Amid the emergence of the COVID-19 pandemic in March 2020, away from the fanfare of the news media, Libya ended its civil war. The two main sides, the Tobruk-based House of Representatives and the Tripoli-based Government of National Accord, sat down under the supervision of the UN Support Mission in Libya, and agreed to a ceasefire in August 2020. By September they had signed the Montreux Convention, containing a three part proposal for economic, military and political reconciliation. On October 23, the civil war ended. The Secretary General of the UN, Antonio Guterres, called it a “fundamental step towards peace and stability.”
However, the Libyan triumph was not done yet. In January 2021, the peace talks were able to agree on a process for creating a unified government and to hold elections in December. And in February, a construction businessman al-Dbeibeh was appointed Prime Minister, the first Prime Minister of a unified Libya since 2014. The UN hailed “a better, safer, and more peaceful future.” UN press releases from the time drip with the optimism of an aircraft carrier with patriotic music blaring over seas of servicemen while the banners above proclaim: Mission Accomplished!
Unfortunately, the cracks were already there. Al-Dbeibah, the new Prime Minister, is a former Gaddafi oligarch who has been described as having won power (unexpectedly) through a combination of “corruption, money laundering, financing of the Muslim Brotherhood, [and] vote buying.” By 2022, the country had split back into its old factions, there were two prime ministers, two legislatures (incidentally the same two that have run the country since 2014), two armies and the ceasefire had broken down killing dozens. In short, the two sides had used the UN to regroup and rearm, funded by the oil money that was flowing again, only to restart the war.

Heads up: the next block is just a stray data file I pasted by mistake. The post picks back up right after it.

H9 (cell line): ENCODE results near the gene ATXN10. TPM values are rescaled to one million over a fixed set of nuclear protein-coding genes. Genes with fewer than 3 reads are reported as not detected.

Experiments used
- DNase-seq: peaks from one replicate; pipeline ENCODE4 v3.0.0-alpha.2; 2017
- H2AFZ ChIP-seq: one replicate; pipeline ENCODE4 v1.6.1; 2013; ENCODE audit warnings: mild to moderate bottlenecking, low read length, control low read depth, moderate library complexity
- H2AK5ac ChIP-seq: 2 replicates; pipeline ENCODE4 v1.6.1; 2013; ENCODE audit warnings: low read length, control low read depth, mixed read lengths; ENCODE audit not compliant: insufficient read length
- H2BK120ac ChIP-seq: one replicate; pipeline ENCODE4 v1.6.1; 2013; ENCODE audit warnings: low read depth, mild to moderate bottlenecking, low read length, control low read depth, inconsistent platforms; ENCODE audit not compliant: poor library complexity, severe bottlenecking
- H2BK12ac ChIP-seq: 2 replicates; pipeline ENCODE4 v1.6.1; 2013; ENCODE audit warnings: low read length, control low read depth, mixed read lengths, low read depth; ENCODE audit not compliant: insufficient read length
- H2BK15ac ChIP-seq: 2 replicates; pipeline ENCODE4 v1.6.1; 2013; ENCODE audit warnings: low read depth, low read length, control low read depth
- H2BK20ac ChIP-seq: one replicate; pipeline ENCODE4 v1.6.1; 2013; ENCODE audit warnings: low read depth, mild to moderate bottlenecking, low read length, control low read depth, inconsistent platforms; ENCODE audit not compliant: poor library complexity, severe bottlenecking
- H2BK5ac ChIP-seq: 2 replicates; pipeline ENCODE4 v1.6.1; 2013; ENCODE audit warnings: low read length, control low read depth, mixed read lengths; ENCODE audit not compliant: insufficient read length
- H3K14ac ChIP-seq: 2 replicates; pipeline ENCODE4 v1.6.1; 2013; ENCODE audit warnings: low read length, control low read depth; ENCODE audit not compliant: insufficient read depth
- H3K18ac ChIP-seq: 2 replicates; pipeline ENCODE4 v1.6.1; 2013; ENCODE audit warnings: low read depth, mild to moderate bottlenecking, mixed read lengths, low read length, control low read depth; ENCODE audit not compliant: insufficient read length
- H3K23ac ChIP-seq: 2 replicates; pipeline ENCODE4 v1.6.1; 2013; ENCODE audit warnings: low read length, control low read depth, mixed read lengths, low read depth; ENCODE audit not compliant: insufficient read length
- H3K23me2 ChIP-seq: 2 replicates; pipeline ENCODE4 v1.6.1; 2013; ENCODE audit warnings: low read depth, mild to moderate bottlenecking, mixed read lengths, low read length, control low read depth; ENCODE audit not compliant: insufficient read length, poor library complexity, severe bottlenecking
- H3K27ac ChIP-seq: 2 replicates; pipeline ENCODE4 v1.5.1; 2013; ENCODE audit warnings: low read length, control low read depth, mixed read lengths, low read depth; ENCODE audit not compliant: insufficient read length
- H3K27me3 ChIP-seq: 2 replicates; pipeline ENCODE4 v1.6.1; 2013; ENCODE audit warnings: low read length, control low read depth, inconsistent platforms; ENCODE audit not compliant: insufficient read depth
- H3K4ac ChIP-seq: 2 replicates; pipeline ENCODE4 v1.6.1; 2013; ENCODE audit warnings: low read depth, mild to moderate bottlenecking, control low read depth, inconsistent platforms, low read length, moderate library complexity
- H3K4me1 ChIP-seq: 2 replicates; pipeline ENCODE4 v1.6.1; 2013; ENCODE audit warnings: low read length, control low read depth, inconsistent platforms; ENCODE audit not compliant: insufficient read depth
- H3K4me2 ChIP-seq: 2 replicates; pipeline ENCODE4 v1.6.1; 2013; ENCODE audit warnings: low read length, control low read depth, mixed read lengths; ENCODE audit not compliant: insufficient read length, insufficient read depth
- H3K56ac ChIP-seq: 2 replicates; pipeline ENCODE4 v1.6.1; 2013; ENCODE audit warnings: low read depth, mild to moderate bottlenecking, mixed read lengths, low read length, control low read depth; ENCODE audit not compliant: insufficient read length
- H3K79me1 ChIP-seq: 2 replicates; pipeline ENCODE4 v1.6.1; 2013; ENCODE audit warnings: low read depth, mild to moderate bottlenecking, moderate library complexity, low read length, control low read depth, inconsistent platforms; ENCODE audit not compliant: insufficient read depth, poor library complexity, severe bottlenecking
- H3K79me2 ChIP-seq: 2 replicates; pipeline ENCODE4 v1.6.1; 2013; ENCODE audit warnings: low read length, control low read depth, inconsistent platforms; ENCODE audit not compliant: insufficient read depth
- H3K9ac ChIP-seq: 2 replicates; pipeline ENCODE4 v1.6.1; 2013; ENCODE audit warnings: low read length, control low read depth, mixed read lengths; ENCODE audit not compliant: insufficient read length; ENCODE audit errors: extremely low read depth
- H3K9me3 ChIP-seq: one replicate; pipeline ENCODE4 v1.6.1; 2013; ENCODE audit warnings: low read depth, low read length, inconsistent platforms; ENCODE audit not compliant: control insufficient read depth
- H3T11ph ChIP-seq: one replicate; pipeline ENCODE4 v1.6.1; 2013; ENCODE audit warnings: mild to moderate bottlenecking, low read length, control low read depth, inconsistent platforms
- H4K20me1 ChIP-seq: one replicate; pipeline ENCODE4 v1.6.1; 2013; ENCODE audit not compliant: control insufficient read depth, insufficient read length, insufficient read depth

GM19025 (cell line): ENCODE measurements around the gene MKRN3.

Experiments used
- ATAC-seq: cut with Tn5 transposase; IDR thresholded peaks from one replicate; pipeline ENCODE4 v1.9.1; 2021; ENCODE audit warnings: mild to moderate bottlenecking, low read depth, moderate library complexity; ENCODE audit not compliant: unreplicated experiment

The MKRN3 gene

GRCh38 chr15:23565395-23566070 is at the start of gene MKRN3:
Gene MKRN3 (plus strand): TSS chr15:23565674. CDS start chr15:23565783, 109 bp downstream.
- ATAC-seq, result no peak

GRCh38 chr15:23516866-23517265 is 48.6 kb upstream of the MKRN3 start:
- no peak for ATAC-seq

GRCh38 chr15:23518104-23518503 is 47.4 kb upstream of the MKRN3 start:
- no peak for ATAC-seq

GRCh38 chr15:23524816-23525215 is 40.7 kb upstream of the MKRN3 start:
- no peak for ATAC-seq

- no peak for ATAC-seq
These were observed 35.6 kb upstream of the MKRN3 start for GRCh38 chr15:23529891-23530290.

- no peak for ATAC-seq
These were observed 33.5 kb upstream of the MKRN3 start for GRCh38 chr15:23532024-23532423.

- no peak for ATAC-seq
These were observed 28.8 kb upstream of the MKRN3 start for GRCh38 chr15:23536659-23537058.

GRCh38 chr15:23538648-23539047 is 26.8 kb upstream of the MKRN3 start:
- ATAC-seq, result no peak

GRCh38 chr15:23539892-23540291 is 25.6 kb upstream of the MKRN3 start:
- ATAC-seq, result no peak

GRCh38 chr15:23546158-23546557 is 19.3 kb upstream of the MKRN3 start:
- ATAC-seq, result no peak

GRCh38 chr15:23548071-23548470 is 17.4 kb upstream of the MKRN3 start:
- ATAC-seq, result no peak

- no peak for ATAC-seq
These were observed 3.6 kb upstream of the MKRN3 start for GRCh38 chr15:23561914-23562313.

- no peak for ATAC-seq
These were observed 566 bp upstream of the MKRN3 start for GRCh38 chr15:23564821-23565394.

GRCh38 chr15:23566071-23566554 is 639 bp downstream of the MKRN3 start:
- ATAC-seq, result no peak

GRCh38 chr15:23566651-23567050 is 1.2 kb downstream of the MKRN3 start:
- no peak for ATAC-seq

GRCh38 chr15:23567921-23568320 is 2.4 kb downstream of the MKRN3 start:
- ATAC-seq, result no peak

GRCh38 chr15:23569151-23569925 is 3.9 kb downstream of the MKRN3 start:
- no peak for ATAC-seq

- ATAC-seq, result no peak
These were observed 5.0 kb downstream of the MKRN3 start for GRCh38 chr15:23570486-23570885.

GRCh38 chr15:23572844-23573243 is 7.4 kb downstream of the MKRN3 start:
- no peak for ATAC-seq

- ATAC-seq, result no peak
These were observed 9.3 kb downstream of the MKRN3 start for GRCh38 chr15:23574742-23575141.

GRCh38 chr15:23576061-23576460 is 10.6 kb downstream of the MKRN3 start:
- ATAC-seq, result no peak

But never fear, the UN is here. This June, the UN negotiated a new agreement to hold elections and form a new government. It remains to be seen if the new Bouznika deal can prove a lasting peace, or whether it will end up on the scrap heap of history with the Geneva, Skhirat, Tunis, Palermo, Berlin, Montreux, and Cairo deals. The latter seems a safe bet for the time being.
Libya is an invention – as Metternich might say, it is “only a geographical expression.”
The state we now call Libya is composed of a few straight lines in the sand, drawn by the British, French and Italians from the 19th century to 1945. Unlike much of the Arab world, its people are largely descended from the pre-Arab Berbers, which means that the entire country, particularly the southern non-Arab region of Fezzan and the eastern region of Cyrenaica, are tribal (including urban centers like Benghazi and Tobruk). Both Gaddafi and his predecessor, Idris as-Senussi (Libya’s British-installed king), utilized tribes and Islam as a way to maintain support while preventing a national identity capable of opposing them from forming. Idris in particular divided Libya between the Bedouin tribes of his native Cyrenaica and the settled tribes of Tripolitania while embedding his Sufi order, the Senussis, in the former.